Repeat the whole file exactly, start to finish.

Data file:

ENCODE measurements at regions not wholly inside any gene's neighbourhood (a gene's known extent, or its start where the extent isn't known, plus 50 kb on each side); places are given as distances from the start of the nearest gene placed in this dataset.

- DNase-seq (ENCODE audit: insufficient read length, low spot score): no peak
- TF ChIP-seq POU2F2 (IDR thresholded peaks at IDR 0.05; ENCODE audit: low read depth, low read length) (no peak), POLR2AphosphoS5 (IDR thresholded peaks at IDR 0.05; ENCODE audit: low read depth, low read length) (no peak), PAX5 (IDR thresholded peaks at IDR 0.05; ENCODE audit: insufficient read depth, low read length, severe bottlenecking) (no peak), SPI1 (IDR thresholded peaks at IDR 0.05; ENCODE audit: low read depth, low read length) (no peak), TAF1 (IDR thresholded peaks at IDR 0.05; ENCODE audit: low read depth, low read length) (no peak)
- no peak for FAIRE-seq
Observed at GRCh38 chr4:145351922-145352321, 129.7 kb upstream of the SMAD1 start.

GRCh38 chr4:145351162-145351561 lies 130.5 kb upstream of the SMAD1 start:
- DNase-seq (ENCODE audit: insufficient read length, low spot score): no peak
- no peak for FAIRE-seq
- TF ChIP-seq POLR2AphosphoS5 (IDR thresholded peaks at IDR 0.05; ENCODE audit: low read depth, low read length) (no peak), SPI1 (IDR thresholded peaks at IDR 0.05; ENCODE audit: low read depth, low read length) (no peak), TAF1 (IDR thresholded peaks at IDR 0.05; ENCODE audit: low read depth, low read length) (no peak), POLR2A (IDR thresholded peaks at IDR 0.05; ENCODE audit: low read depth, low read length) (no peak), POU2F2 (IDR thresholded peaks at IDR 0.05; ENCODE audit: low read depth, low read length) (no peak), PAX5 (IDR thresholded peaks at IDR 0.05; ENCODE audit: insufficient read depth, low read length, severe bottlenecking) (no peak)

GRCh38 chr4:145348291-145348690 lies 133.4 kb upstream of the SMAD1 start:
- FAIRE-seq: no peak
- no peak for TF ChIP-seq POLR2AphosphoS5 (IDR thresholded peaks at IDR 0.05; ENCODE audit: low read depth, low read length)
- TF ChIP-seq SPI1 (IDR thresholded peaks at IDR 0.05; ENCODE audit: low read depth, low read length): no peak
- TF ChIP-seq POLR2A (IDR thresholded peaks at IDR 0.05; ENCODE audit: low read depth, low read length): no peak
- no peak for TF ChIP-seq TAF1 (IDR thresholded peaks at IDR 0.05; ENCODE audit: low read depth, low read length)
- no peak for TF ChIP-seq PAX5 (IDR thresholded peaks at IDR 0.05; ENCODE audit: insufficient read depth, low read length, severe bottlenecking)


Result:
ENCODE measurements at regions not wholly inside any gene's neighbourhood (a gene's known extent, or its start where the extent isn't known, plus 50 kb on each side); places are given as distances from the start of the nearest gene placed in this dataset.

- DNase-seq (ENCODE audit: insufficient read length, low spot score): no peak
- TF ChIP-seq POU2F2 (IDR thresholded peaks at IDR 0.05; ENCODE audit: low read depth, low read length) (no peak), POLR2AphosphoS5 (IDR thresholded peaks at IDR 0.05; ENCODE audit: low read depth, low read length) (no peak), PAX5 (IDR thresholded peaks at IDR 0.05; ENCODE audit: insufficient read depth, low read length, severe bottlenecking) (no peak), SPI1 (IDR thresholded peaks at IDR 0.05; ENCODE audit: low read depth, low read length) (no peak), TAF1 (IDR thresholded peaks at IDR 0.05; ENCODE audit: low read depth, low read length) (no peak)
- no peak for FAIRE-seq
Observed at GRCh38 chr4:145351922-145352321, 129.7 kb upstream of the SMAD1 start.

GRCh38 chr4:145351162-145351561 lies 130.5 kb upstream of the SMAD1 start:
- DNase-seq (ENCODE audit: insufficient read length, low spot score): no peak
- no peak for FAIRE-seq
- TF ChIP-seq POLR2AphosphoS5 (IDR thresholded peaks at IDR 0.05; ENCODE audit: low read depth, low read length) (no peak), SPI1 (IDR thresholded peaks at IDR 0.05; ENCODE audit: low read depth, low read length) (no peak), TAF1 (IDR thresholded peaks at IDR 0.05; ENCODE audit: low read depth, low read length) (no peak), POLR2A (IDR thresholded peaks at IDR 0.05; ENCODE audit: low read depth, low read length) (no peak), POU2F2 (IDR thresholded peaks at IDR 0.05; ENCODE audit: low read depth, low read length) (no peak), PAX5 (IDR thresholded peaks at IDR 0.05; ENCODE audit: insufficient read depth, low read length, severe bottlenecking) (no peak)

GRCh38 chr4:145348291-145348690 lies 133.4 kb upstream of the SMAD1 start:
- FAIRE-seq: no peak
- no peak for TF ChIP-seq POLR2AphosphoS5 (IDR thresholded peaks at IDR 0.05; ENCODE audit: low read depth, low read length)
- TF ChIP-seq SPI1 (IDR thresholded peaks at IDR 0.05; ENCODE audit: low read depth, low read length): no peak
- TF ChIP-seq POLR2A (IDR thresholded peaks at IDR 0.05; ENCODE audit: low read depth, low read length): no peak
- no peak for TF ChIP-seq TAF1 (IDR thresholded peaks at IDR 0.05; ENCODE audit: low read depth, low read length)
- no peak for TF ChIP-seq PAX5 (IDR thresholded peaks at IDR 0.05; ENCODE audit: insufficient read depth, low read length, severe bottlenecking)